A respected expert in the fields of administrative, antitrust, and environmental law, Breyer has been widely recognized to be a pragmatic and conciliatory justice, even as he has usually voted with the liberal wing of the Court.
Raised in a middle-class, politically active Jewish family in San Francisco, Stephen G. Breyer was an outstanding student and successful debater in high school. He earned bachelor’s degrees from both Stanford and Oxford Universities. While attending Harvard Law School, he served as editor for its law review. After graduating magna cum laude 1964, he worked as a clerk for Supreme Court justice Arthur J. Goldberg.
In 1980, President Jimmy Carter
On the bench, Breyer’s approach to constitutional issues has been pragmatic and moderately left of center. He explains his perspective in Active Liberty: Interpreting Our Democratic Constitution (2005), which in some ways is a refutation of Justice Antonin Scalia’s
Breyer could also be counted on to join the liberal justices in cases involving equal protection and affirmative action. In Adarand Constructors v. Peña
Breyer has been highly critical of the more conservative justices’ interpretations on the Tenth Amendment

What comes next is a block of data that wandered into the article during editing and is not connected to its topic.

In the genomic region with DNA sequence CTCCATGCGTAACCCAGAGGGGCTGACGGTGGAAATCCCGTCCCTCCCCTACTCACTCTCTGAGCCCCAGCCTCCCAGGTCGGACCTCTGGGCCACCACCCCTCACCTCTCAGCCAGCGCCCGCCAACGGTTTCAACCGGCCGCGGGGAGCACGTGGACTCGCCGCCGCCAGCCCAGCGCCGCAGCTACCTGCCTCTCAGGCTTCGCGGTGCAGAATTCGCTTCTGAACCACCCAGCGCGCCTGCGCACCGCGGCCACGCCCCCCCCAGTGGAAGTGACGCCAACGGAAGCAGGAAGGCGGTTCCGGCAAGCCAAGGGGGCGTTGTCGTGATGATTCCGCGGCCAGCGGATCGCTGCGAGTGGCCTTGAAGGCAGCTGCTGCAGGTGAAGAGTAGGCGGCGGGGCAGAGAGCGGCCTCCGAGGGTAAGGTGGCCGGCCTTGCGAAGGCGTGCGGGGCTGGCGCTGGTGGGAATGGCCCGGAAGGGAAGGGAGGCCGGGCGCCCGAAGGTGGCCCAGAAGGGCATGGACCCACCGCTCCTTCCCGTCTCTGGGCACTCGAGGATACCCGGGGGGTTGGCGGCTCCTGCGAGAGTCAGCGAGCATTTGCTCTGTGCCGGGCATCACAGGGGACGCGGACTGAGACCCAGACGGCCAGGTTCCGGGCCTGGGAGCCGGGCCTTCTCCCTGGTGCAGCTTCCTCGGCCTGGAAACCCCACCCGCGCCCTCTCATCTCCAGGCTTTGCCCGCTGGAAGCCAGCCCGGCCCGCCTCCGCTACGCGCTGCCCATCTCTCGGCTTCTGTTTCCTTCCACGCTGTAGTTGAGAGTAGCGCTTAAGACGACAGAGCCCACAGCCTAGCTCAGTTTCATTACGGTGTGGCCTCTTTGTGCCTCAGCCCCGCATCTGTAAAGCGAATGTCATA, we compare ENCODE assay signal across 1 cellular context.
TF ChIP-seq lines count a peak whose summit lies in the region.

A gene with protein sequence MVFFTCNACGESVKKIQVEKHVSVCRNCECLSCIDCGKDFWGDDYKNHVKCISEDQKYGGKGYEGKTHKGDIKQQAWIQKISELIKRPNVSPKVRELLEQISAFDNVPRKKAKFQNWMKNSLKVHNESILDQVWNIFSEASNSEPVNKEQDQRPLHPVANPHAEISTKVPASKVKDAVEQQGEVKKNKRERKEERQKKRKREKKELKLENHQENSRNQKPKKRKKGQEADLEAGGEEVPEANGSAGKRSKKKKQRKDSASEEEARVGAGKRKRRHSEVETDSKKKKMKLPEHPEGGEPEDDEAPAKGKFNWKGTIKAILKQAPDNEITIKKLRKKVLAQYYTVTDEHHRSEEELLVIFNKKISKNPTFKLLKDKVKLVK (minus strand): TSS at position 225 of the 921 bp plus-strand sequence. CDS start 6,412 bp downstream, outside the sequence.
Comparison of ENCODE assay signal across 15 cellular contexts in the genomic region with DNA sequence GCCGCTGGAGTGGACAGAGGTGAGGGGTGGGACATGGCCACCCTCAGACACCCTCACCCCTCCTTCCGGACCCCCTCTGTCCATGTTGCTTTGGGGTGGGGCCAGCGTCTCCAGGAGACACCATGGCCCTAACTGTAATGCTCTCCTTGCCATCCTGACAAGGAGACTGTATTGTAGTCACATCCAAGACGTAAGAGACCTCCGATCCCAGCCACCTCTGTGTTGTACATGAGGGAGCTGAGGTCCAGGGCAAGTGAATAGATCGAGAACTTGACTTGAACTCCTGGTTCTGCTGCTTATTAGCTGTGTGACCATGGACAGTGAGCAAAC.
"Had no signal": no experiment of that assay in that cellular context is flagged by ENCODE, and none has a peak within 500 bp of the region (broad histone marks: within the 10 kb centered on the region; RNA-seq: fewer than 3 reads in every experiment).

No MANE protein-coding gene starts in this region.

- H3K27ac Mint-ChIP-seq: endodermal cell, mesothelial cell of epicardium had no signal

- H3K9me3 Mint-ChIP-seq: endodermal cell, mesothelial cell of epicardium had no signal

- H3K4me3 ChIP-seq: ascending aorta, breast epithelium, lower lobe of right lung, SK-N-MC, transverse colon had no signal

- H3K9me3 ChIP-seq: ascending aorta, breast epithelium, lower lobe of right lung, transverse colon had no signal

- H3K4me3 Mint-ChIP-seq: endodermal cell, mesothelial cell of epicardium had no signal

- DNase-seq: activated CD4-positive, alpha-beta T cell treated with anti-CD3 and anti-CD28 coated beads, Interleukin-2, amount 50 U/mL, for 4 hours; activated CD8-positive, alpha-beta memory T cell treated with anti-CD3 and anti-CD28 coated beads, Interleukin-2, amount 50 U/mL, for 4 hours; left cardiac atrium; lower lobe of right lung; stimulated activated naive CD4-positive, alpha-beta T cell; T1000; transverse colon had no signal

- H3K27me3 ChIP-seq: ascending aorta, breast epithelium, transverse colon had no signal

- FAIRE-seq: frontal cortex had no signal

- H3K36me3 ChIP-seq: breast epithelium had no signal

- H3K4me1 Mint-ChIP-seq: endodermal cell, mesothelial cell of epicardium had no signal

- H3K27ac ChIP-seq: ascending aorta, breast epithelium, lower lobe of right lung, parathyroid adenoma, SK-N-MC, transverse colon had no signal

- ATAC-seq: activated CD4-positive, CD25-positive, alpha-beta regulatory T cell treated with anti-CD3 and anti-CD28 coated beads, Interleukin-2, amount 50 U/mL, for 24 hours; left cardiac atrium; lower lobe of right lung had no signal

The respective positions were reversed in the case of Bush v. Gore
Breyer has shown a special interest in technical and arcane cases. Given his expertise in administrative law, it is surprising that he was chosen to write the opinion for the Court in Dickinson v. Zurko
Although identified with the liberal wing of the Court, Breyer regularly advocated an examination of each case on its merits with an elimination of ideological bias to the extent possible. He has always avoided dogmatism and his language has never been caustic. He has enjoyed giving speeches and has frequently appeared in television interviews. Despite the workload of the Court, he has continued to find time to write articles and books for publication.
Breyer, Stephen G. Active Liberty: Interpreting Our Democratic Constitution. New York: Knopf, 2005. Expresses his relatively liberal views on jurisprudence. Deegan, Paul. Stephen Breyer. Minneapolis: Abdo, 1996. Gottlieb, Stephen. Morality Imposed: the Rehnquist Court and the State of Liberty in America. New York: New York University Press, 2000. Hensley, Thomas R. The Rehnquist Court: Justices, Rulings, and Legacy. Santa Barbara, Calif.: ABC-Clio, 2006. Perry, Barbara. The Supremes: Essays on the Current Justices of the Supreme Court. New York: P. Lang, 2001.
Blackmun, Harry A.
Boy Scouts of America v. Dale
Bush v. Gore
Right to die
Goldberg, Arthur J.
Gratz v. Bollinger/Grutter v. Bollinger